In the past year, the Turkmen government has replaced ethnic Uzbek imam-hatybs with ethnic Turkmens in all the main mosques in the Dashoguz [Dashhowuz] region of north-eastern Turkmenistan, even though ethnic Uzbeks make up more than half the local population. Ethnic Uzbek imam-hatybs have been sacked from their jobs in all three active mosques in the town of Dashoguz, although the town’s population is three-quarters ethnic Uzbek, Forum 18 learnt in the town on 28 February. Among those who have lost their jobs is imam Dustlik Seidabdulla, brother of Nasrullah ibn Ibadullah who was himself sacked by President Saparmurat Niyazov as chief mufti of Turkmenistan in January 2003.
In Kunya-Urgench [Köneürgench] district (60 kilometres [37 miles] north of Dashoguz) Uzbek imam-hatybs have been sacked as leaders of mosques on ancient sites and at the cemeteries Ashig-Aidyn, Ibrahim-adam and “the cemetery of 3,360 saints”, which are revered by Muslims. The “Turkmenicisation” of the mosques is far from being the sole example of state interference in the lives of believers. The authorities have appropriated a third of the land owned by the Shalikyar mosque in Dashoguz and have placed a drugs dispensary there. The authorities are forcing imam-hatybs to place the Turkmen flag above mosque entrances. Every sermon delivered by imam-hatybs has to begin with a eulogy to “Turkmenbashi“, “Father of the Turkmens“, as President Saparmurat Niyazov insists on being called. A copy of Niyazov’s book Ruhnama (Book of the Soul) is placed prominently at the entrance to every mosque and believers have to touch it as if it were a sacred object. Similar instructions have reportedly been given to other Sunni Muslim mosques and Russian Orthodox Churches. These are the only two legal confessions in Turkmenistan.
Muslim believers from the Khorezm region of Uzbekistan, which borders Turkmenistan, are also suffering from the actions of the Turkmen authorities. Residents in the districts of Uzbekistan that border Turkmenistan have to pay 6 US Dollars (equivalent to 5 Euros) for a Turkmen visa at the border. (Residents of districts of Uzbekistan that do not border with Turkmenistan have to obtain a Turkmen visa at the Turkmen embassy in Tashkent). Given that the average monthly wage in Khorezm region is less than 30 US Dollars (equivalent to less then 25 Euros), this is a large sum of money for local residents. Moreover, the graves of relatives of the Khorezm Uzbeks are often situated on Turkmen land. According to Muslim tradition, the whole family has to visit the graves of relatives. Given that Uzbek families have several children, a head of family has to hand over between 30 and 40 US Dollars to cross the border with the members of his household. This sum is so large that about two years ago a crowd of Uzbeks tried to use force to break through the border to visit the graves of their relatives.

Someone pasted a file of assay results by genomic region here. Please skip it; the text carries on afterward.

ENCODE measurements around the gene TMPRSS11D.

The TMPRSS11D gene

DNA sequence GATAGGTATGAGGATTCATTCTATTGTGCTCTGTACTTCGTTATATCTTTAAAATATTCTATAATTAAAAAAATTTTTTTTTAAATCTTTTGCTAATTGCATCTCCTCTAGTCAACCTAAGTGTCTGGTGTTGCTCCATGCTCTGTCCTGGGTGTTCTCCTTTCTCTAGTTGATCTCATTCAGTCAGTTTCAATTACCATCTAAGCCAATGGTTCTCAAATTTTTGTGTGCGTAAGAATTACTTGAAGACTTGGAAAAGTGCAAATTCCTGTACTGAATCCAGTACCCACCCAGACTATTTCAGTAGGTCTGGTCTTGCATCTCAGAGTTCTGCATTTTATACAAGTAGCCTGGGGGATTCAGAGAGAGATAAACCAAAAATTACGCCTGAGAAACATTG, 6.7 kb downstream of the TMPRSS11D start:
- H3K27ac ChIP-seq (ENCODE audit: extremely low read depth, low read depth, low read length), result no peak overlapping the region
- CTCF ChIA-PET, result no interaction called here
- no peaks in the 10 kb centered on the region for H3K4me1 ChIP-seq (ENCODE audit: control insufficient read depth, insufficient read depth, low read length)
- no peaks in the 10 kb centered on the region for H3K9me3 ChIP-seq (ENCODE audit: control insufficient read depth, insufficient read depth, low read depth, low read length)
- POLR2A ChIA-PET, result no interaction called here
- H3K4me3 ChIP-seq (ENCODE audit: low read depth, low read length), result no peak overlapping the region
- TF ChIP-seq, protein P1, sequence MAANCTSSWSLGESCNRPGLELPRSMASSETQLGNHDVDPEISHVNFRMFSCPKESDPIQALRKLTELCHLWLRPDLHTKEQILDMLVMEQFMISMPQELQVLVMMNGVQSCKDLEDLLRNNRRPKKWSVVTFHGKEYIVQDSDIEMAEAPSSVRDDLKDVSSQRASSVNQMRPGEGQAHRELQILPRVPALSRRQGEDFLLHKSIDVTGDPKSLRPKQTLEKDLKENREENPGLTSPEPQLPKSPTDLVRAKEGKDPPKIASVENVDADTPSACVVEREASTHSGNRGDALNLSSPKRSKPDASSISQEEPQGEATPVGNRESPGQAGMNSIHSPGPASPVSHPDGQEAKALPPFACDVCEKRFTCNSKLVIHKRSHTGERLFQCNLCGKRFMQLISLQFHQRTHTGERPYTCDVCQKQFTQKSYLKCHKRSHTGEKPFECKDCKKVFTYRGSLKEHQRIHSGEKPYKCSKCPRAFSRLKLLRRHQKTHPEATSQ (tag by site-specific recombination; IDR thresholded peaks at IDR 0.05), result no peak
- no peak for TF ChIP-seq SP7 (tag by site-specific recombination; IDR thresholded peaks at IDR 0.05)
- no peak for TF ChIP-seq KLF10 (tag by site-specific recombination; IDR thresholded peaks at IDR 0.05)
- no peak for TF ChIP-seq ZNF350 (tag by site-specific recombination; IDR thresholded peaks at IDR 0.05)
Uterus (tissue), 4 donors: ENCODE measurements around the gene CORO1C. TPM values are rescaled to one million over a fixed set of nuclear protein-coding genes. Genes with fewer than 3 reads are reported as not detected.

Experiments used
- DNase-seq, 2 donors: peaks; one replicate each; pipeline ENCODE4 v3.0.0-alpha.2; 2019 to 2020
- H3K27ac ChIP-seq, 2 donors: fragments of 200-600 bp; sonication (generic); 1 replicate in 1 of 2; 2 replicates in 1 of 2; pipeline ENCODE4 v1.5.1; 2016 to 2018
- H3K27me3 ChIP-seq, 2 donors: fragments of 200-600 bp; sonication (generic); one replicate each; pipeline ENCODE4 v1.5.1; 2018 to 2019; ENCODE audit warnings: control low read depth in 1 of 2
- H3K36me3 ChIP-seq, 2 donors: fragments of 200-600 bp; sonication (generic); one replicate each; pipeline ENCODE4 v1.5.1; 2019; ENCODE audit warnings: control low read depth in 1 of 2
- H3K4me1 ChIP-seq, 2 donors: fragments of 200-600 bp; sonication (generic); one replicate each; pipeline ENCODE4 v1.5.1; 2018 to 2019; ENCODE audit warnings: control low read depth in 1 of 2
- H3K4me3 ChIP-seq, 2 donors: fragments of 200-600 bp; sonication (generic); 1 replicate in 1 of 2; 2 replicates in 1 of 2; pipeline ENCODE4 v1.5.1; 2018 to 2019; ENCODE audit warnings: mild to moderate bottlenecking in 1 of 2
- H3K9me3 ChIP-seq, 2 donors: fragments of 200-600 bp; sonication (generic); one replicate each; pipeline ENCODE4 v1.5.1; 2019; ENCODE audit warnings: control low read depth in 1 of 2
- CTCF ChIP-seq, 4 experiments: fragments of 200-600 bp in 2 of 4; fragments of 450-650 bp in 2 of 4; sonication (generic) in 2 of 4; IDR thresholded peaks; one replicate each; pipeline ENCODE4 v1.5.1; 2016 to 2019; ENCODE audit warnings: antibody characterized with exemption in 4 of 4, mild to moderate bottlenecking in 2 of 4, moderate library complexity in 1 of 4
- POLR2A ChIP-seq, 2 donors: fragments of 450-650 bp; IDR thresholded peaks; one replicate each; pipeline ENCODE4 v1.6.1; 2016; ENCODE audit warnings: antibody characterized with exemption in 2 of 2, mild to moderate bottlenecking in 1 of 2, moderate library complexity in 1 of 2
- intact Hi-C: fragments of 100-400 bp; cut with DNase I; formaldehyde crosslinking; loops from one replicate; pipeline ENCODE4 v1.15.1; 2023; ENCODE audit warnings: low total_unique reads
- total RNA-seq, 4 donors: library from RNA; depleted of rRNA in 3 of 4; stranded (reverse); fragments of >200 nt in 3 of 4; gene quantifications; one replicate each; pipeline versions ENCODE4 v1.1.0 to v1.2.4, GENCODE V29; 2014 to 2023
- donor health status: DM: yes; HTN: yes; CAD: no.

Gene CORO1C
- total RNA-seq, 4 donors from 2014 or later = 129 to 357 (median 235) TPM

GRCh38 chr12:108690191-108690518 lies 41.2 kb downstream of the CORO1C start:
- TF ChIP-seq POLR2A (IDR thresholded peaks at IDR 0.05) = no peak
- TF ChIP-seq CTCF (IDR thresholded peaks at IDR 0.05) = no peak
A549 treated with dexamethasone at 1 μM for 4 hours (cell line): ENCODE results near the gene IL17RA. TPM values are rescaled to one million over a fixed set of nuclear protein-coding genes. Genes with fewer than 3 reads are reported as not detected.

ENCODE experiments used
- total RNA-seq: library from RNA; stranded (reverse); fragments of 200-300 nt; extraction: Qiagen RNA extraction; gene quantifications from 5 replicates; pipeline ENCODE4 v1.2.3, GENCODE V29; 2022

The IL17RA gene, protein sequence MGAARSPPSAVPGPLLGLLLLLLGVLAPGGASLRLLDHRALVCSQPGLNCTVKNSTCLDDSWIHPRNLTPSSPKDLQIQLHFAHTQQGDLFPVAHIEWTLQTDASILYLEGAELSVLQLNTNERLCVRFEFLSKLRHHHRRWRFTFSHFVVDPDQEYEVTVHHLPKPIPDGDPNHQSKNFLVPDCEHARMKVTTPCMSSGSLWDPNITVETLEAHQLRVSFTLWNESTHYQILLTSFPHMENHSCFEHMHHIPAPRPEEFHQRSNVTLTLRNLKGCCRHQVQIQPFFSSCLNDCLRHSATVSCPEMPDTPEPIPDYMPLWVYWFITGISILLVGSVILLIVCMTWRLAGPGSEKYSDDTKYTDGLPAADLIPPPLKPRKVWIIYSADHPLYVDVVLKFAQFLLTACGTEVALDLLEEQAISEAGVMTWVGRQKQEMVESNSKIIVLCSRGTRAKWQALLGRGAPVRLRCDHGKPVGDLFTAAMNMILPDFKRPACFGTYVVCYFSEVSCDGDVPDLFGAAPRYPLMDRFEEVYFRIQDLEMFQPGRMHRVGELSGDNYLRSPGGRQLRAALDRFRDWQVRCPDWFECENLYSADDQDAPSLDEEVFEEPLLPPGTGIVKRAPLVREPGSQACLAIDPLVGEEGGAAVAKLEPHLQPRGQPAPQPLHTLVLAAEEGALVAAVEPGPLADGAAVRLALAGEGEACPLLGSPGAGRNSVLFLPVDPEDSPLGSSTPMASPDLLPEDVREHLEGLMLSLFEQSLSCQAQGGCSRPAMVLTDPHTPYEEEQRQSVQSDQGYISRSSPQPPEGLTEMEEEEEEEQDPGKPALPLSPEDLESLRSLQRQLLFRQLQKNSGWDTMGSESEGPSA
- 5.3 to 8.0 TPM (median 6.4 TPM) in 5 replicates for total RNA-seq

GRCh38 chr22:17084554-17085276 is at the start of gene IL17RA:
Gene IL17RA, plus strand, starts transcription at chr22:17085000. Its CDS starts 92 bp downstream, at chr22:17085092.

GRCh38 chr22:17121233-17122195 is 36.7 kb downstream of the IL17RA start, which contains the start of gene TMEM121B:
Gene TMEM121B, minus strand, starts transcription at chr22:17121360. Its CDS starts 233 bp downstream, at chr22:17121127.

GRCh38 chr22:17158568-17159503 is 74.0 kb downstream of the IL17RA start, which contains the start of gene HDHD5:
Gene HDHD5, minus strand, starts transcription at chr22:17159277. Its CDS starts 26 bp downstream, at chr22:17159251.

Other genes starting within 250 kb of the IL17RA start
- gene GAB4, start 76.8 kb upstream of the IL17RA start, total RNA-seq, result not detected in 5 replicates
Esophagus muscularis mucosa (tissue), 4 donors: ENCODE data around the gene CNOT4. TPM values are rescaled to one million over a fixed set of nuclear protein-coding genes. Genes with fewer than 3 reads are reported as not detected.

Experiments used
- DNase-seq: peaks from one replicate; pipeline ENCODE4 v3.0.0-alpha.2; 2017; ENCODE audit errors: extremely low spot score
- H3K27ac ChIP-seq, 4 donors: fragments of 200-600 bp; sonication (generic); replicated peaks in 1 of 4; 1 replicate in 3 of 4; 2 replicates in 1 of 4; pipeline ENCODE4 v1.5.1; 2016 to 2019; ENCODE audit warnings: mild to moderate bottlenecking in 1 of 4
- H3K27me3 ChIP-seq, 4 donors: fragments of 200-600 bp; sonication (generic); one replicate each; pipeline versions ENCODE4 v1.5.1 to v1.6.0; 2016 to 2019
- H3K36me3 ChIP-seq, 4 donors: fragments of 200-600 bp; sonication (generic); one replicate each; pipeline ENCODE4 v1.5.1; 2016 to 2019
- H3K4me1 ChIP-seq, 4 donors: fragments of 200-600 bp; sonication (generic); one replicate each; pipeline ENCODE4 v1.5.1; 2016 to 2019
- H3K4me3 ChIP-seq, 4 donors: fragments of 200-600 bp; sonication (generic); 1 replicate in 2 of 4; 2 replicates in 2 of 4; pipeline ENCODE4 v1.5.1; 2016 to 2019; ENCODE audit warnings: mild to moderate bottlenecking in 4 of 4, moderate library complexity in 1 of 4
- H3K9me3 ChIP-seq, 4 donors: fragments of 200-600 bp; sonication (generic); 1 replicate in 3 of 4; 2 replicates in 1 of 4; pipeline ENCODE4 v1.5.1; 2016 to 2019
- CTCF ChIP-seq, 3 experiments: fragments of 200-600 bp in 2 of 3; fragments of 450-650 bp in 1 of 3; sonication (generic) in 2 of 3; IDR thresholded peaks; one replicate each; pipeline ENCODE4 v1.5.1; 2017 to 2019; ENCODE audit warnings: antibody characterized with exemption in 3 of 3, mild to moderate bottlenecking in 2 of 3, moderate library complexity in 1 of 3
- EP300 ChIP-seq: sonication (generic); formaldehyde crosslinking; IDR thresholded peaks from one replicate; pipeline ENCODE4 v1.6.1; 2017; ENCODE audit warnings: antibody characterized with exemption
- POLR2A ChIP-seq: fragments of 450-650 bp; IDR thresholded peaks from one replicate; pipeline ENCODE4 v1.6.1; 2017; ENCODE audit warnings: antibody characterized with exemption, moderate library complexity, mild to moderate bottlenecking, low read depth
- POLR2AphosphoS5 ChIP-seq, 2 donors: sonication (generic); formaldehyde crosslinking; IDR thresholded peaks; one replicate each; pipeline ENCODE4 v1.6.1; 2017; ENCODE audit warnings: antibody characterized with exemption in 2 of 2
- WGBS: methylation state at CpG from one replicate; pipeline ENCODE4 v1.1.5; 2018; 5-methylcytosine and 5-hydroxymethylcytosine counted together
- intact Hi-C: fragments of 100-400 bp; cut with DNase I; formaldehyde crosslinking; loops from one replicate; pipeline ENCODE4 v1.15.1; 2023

The new visa regime also causes problems for people burying relatives and making religious pilgrimages. For example, the Karakapy bobo cemetery that serves the village of Yangiabad (in north western Uzbekistan, 60 kilometres (37 miles) from the regional centre, Urgench [Urganch]) is on Turkmen territory, but since the introduction of the visa regime local residents prefer to bury their compatriots on Uzbek territory. There are also many mazars (graves of holy men) and ancient mosques on Turkmen land that are revered by local Muslims. For example, local belief holds that three pilgrimages to the “cemetery of 3,360 saints” in the town of Kunya-Urgench are equal to one pilgrimage to Mecca.
Dashoguz region, in Turkmenistan, and Khorezm region, in Uzbekistan, constitute together a single ethnic region known as Khorezm which is now divided by a state border. The territory of this region is associated with the 3,000-year-old history of the Khorezm civilisation which traces its roots to the culture of Mesopotamia and Ancient China, and the States of the Great Kush. When Islam became established in the region, the Khorezmshah state existed here, which became a world power for a short period (between the 12th and 13th centuries) and also after the collapse of the Timur empire of the Khiva Khanate which occurred before Russia colonised the region. Until 1598 the capital of Khorezmshah and of the Khiva Khanate was the city of Kunya-Urgench, which is situated in today’s Turkmenistan.
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